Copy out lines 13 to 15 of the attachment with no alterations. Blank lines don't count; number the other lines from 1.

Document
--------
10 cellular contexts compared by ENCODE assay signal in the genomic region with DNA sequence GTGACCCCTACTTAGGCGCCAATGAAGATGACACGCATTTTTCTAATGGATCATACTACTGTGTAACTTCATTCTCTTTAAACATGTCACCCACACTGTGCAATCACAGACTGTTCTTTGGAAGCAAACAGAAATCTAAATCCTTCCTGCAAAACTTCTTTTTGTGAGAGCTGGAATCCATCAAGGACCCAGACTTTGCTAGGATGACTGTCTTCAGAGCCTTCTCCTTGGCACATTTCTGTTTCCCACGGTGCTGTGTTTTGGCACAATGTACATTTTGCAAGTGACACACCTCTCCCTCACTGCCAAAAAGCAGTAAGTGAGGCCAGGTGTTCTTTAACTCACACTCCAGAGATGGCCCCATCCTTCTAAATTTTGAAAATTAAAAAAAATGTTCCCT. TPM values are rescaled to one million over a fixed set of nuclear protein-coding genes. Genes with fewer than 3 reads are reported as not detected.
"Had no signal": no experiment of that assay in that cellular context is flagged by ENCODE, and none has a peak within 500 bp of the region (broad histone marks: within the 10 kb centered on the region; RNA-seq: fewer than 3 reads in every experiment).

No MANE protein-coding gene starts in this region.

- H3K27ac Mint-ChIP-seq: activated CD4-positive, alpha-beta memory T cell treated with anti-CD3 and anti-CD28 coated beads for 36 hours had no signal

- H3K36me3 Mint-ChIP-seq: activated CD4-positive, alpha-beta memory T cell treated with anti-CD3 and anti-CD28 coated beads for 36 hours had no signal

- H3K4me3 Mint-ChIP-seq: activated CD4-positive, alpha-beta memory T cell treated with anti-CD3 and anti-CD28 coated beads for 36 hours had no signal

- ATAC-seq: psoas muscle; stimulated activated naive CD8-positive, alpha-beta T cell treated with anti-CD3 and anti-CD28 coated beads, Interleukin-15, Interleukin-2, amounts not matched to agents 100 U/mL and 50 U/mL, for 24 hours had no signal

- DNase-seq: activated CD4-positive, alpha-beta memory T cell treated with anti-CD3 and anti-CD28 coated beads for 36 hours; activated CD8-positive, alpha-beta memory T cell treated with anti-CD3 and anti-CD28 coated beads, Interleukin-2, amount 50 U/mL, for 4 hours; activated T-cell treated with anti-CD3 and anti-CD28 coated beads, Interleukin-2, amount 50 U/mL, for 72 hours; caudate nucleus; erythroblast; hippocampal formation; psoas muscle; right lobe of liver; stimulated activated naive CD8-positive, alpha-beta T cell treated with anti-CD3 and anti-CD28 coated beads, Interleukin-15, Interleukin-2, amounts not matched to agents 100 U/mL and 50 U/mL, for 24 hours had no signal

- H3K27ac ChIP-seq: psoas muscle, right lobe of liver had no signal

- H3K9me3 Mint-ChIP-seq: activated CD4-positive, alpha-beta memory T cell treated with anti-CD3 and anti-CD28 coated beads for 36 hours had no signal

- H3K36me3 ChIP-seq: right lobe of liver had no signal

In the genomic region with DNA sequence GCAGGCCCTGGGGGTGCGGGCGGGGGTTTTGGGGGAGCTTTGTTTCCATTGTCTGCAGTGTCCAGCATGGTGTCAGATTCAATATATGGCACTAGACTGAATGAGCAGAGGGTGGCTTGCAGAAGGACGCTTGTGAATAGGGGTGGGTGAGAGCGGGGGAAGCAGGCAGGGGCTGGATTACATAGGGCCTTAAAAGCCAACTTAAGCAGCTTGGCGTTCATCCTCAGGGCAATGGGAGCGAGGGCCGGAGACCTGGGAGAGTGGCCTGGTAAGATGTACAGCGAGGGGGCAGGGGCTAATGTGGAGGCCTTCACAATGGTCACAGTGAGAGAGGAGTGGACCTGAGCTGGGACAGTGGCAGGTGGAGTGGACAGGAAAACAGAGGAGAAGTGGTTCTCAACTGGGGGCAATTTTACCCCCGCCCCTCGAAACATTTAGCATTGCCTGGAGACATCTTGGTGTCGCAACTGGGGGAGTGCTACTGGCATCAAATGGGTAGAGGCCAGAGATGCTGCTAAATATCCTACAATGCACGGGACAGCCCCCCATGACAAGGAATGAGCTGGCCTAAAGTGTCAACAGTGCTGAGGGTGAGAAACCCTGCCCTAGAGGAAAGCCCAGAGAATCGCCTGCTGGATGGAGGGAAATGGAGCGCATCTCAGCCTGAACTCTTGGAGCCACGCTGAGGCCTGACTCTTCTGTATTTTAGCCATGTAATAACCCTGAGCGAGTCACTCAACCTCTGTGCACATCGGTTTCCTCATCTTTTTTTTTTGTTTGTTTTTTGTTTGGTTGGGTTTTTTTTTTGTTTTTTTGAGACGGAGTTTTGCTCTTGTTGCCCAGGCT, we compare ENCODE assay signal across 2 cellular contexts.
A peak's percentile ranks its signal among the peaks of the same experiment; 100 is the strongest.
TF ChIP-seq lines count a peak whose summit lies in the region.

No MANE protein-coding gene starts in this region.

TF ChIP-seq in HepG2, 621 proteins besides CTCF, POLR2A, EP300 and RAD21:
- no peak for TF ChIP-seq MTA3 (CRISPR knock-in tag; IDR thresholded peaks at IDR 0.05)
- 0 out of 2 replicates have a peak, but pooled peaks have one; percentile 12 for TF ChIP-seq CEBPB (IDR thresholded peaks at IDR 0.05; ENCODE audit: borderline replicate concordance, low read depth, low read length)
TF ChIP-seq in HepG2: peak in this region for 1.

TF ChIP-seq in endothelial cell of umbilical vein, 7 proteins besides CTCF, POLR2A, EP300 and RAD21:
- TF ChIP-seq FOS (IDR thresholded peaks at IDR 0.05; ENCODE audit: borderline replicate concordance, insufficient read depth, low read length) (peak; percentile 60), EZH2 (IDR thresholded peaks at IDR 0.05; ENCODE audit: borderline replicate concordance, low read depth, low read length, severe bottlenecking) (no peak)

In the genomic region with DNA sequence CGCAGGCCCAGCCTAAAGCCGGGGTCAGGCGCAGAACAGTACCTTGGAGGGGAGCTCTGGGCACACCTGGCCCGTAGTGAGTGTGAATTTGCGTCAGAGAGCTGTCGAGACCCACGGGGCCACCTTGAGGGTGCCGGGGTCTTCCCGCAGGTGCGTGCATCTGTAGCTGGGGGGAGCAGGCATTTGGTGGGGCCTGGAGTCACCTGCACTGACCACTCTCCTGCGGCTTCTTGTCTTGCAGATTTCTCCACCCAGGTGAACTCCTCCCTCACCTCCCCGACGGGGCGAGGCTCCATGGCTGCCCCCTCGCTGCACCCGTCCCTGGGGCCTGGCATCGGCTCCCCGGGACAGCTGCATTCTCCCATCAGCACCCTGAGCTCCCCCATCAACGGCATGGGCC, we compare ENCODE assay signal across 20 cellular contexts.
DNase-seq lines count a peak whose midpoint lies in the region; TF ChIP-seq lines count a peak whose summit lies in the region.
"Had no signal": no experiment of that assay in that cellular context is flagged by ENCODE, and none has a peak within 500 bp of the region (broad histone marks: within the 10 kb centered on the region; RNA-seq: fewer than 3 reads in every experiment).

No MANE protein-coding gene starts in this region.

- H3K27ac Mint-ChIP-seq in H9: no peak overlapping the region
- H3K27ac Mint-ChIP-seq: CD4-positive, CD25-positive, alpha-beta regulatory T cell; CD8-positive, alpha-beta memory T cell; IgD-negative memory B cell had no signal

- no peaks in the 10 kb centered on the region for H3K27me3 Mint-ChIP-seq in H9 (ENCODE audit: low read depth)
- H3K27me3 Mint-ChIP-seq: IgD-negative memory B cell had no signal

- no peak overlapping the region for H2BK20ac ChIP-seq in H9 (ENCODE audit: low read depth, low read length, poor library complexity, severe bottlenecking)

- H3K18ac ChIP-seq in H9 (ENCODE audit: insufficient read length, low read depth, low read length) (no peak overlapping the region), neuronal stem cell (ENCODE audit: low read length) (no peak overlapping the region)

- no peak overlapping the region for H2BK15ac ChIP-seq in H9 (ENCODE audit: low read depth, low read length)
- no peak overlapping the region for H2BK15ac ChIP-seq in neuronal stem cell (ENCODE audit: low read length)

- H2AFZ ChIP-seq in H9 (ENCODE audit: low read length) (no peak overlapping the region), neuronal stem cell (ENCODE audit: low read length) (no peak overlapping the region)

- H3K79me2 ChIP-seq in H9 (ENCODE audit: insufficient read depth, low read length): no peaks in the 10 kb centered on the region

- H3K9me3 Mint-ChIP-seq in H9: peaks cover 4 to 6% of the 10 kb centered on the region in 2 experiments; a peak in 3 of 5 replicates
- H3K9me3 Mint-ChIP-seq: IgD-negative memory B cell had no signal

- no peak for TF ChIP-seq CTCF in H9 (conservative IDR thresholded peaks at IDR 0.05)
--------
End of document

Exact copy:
A peak's percentile ranks its signal among the peaks of the same experiment; 100 is the strongest.
TF ChIP-seq lines count a peak whose summit lies in the region.

No MANE protein-coding gene starts in this region.